SUPPORT THIS INDEPENDENT JOURNALISM
The article you’re about to read is from our reporters doing their important work — investigating, researching, and writing their stories. We want to provide informative and inspirational stories that connect you to the people, issues and opportunities within our community. Journalism requires lots of resources. Today, our business model has been interrupted by the pandemic; the vast majority of our advertisers’ businesses have been impacted. That’s why the SC Times is now turning to you for financial support. Learn more about our new Insider’s program here. Thank you.
By Shelley Murphy
Last month after reviewing my holiday to-do list and checking it twice, I called my older son living in the Midwest to assure him I’d be baking his favorite seasonal treat—our traditional dessert.
“Thanks, but don’t bother making it, I won’t eat it,” my son said. Surprised, I praised him for his healthy resolve, and after saying goodbye, I merrily crossed off one task on my long list.
My son, with an unquenchable thirst for sodas and sugary drinks, decided to stop slurping the oversized beverages several months ago. It wasn’t due to years of my nagging or the calendar ushering in a new year, but his own resolution.
After discovering his coveted 12-ounce can of Coca-Cola contained 39 grams of sugar, my son began making nutritional changes to his diet and eliminating sugary substances. “I figured cutting-out soda and sugar was the best way to start eating healthy,” he told me.
My son’s been strong-willed since the day he was born and, as a millennial, expects immediate gratification. So, it makes sense when he swore off sugar and soda he “quit cold turkey.”
He admits he struggled, saying he missed the sweet drinks most but by the third week he had no craving or desire for sugar. “At work when we get an email about donuts in the breakroom I’m the only one not to get up,” he said. My son, who once considered sugar his favorite food group, now eats kale—and likes it.
Annually the most popular resolutions include losing weight and eating healthier, and advertisers bombard consumers with gimmicks and fads promising shortcuts to reach healthy diet and fitness goals.
It’s probably not coincidental that this week, January 16-20, marks National Sugar Awareness Week (www.sugarawareness.com). The website challenges people to abstain from sugar for five days while sharing their experience including the physical, mental and emotional effect of a sugar-free existence.
The website warns that reducing sugar intake is no easy task as it is found in almost every processed food, and there are over 50 pseudonyms for sugar.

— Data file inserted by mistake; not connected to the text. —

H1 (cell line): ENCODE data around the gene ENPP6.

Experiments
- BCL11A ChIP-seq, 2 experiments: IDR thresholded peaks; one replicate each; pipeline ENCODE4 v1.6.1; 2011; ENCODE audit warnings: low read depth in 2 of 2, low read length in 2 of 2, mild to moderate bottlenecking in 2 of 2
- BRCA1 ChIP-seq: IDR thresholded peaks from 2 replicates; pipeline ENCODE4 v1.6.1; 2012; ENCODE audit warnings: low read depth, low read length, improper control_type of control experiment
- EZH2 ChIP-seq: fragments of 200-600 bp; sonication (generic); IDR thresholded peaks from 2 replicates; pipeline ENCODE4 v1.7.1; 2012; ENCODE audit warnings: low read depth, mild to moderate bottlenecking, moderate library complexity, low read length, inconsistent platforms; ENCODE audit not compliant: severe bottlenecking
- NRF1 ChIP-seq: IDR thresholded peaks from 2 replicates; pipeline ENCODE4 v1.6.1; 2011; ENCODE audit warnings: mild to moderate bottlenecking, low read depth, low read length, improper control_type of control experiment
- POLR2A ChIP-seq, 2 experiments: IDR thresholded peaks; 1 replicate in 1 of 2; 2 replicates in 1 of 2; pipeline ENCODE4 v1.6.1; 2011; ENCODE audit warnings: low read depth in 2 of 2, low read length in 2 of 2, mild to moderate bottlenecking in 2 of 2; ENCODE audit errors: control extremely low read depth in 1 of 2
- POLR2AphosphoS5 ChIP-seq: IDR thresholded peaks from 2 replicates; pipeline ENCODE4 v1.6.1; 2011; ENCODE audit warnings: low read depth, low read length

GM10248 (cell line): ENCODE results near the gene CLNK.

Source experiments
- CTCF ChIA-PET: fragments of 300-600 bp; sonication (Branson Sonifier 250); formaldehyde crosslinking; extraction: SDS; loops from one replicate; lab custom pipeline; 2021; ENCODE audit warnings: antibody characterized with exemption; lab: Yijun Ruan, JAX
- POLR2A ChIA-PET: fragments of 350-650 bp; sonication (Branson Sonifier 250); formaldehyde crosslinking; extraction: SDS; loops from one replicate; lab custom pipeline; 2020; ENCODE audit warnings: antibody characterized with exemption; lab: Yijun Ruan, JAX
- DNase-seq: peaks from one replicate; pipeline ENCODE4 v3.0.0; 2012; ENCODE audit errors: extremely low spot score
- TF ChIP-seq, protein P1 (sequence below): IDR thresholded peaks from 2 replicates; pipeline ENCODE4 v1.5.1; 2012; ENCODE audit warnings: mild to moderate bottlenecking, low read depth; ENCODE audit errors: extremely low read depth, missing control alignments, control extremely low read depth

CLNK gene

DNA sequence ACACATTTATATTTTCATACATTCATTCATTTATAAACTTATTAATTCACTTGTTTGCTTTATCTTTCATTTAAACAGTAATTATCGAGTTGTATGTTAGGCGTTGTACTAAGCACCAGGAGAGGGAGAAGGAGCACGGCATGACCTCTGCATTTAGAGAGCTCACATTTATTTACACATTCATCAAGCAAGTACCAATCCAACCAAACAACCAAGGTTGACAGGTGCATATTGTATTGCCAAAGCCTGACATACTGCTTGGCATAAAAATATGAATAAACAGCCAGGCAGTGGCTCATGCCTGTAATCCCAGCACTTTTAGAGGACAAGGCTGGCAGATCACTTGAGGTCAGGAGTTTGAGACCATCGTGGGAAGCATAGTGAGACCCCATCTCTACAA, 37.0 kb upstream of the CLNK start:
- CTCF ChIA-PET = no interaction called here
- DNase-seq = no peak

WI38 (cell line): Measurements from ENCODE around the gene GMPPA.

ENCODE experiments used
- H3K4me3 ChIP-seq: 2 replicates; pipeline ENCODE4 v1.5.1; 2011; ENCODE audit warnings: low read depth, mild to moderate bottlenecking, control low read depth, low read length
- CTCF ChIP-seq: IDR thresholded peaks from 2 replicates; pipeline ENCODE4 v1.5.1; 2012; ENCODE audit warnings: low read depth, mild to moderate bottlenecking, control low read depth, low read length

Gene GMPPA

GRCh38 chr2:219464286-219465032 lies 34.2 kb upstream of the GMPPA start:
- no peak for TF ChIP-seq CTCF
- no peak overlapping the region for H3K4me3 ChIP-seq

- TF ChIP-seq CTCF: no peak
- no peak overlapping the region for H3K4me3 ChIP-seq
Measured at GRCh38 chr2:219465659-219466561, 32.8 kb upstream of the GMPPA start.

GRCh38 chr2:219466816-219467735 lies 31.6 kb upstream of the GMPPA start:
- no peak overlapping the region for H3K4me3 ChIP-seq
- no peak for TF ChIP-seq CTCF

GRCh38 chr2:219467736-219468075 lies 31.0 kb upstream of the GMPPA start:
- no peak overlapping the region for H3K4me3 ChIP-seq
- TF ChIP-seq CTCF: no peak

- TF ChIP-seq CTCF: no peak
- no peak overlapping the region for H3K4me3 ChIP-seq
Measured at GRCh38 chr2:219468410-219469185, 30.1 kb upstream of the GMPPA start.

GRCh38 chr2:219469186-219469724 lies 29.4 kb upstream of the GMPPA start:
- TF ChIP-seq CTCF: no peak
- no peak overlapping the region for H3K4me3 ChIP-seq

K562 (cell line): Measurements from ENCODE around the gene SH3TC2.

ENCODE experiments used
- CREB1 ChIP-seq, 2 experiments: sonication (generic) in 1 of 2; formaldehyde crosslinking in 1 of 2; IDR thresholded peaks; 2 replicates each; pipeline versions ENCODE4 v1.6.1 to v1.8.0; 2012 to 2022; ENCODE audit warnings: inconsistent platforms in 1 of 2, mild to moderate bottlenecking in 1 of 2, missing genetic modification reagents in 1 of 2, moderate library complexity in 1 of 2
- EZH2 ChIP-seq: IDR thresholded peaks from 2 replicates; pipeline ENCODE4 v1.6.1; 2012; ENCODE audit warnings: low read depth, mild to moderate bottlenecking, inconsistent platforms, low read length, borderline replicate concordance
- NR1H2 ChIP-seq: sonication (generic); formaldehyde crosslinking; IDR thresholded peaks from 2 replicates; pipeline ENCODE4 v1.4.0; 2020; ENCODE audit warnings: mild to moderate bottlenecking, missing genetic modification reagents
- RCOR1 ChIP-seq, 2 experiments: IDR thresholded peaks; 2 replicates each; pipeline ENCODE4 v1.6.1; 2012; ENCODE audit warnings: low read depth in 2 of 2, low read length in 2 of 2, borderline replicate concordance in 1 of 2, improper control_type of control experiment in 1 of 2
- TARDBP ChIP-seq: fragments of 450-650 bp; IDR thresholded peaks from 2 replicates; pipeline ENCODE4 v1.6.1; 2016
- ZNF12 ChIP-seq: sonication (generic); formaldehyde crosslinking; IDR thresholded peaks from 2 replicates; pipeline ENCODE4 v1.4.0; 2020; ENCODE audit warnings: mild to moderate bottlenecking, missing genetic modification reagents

I realized this when I set out to stock-up on healthy food for my older son’s holiday visit. I grabbed the yogurt I’d been buying for years and read the label to find that its six ounces contained 27 grams of sugar. No wonder I liked it.
In San Clemente, year-round, The Noble Path Foundation (TNPF) is dedicated to supporting locals looking to make healthy lifestyle changes (www.thenoblepathfoundation.org).
Cindi Juncal, founder and president of TNPF, established the non-profit in 2012 and I joined her team soon after. Juncal’s mission is to “change the world by changing the diet and lifestyle habits of our youth since their health is what determines our future.”
TNPF invites community members of all ages to take its Awareness Pledge and kick-off the New Year by trading processed foods and sugar for real food. Participants taking the Pledge agree to adhere to the American Heart Association and World Health Organization recommendations for daily maximum sugar intake: 12 grams (3 teaspoons) for young children; 24 grams (6 teaspoons) for women; and 36 grams (9 teaspoons) for men.
“This is not the recommended sugar intake, sometimes people hear numbers and think that’s what you should shoot for; these guidelines are what the body safely metabolizes. If you go over that you run into trouble,” Juncal said.
While my older son’s holiday homecoming was too short, it was long enough for several of his friends to notice his fit transformation and ask the secret behind his healthy regime. They were amazed to learn his renewed wellbeing didn’t involve expensive equipment, memberships and supplements but free education, awareness and choices.
I haven’t made a New Year’s resolution in five years. Ironically, my last resolution was to cut back on sugar. This year it didn’t take the celebration of a special holiday to motivate me to renew my resolution but instead the inspiration of a special son.
Shelley Murphy has lived in San Clemente with her husband for the past 17 years, where she raised her two sons. She’s a freelance writer and has been a contributor to the San Clemente Times since 2006.